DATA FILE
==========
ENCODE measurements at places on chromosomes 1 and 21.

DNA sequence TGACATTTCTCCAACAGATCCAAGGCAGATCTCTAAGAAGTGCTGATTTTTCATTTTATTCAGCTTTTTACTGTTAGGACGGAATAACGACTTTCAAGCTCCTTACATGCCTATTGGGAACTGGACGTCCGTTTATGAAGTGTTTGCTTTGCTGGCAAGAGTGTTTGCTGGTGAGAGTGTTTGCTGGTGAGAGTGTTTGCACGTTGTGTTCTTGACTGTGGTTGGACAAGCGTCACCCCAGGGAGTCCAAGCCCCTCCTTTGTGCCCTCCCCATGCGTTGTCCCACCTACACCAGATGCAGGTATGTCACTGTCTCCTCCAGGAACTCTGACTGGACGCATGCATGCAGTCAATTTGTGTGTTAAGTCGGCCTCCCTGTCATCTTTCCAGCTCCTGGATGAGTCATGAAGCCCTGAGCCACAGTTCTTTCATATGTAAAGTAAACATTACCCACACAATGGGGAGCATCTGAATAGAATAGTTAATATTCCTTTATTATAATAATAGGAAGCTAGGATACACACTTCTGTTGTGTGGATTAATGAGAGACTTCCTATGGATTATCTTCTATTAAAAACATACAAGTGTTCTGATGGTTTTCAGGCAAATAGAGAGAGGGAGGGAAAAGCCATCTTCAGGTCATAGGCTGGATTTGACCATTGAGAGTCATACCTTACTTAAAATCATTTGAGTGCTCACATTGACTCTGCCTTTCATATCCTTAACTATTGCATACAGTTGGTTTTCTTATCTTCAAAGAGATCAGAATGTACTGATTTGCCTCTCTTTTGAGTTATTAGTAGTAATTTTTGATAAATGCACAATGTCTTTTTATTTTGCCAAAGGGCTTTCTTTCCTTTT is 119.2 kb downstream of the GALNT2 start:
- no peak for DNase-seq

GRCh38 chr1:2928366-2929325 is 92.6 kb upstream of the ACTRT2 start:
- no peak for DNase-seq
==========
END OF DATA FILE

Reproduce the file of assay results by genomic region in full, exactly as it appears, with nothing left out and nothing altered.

ENCODE measurements at places on chromosomes 1 and 21.

DNA sequence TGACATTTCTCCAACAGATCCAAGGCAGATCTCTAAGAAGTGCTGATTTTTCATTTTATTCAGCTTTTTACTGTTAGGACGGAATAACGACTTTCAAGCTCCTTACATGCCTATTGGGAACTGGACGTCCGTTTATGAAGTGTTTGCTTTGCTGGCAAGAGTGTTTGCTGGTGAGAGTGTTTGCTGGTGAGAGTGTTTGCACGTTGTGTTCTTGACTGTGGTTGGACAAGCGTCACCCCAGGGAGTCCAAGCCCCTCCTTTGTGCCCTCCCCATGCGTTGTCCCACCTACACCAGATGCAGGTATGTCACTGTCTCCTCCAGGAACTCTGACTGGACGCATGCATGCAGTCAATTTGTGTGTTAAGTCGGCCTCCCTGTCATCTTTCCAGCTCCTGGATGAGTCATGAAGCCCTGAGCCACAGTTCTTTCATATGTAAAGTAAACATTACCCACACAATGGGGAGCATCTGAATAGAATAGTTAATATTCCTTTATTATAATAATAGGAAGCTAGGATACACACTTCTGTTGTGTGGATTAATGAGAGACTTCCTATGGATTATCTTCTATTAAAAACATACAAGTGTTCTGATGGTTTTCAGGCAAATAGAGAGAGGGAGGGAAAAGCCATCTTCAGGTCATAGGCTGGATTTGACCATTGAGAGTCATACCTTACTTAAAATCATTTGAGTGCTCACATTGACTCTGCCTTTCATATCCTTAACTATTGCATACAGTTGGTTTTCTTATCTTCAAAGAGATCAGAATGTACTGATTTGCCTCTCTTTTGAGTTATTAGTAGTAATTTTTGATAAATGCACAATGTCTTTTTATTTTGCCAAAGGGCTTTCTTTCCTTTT is 119.2 kb downstream of the GALNT2 start:
- no peak for DNase-seq

GRCh38 chr1:2928366-2929325 is 92.6 kb upstream of the ACTRT2 start:
- no peak for DNase-seq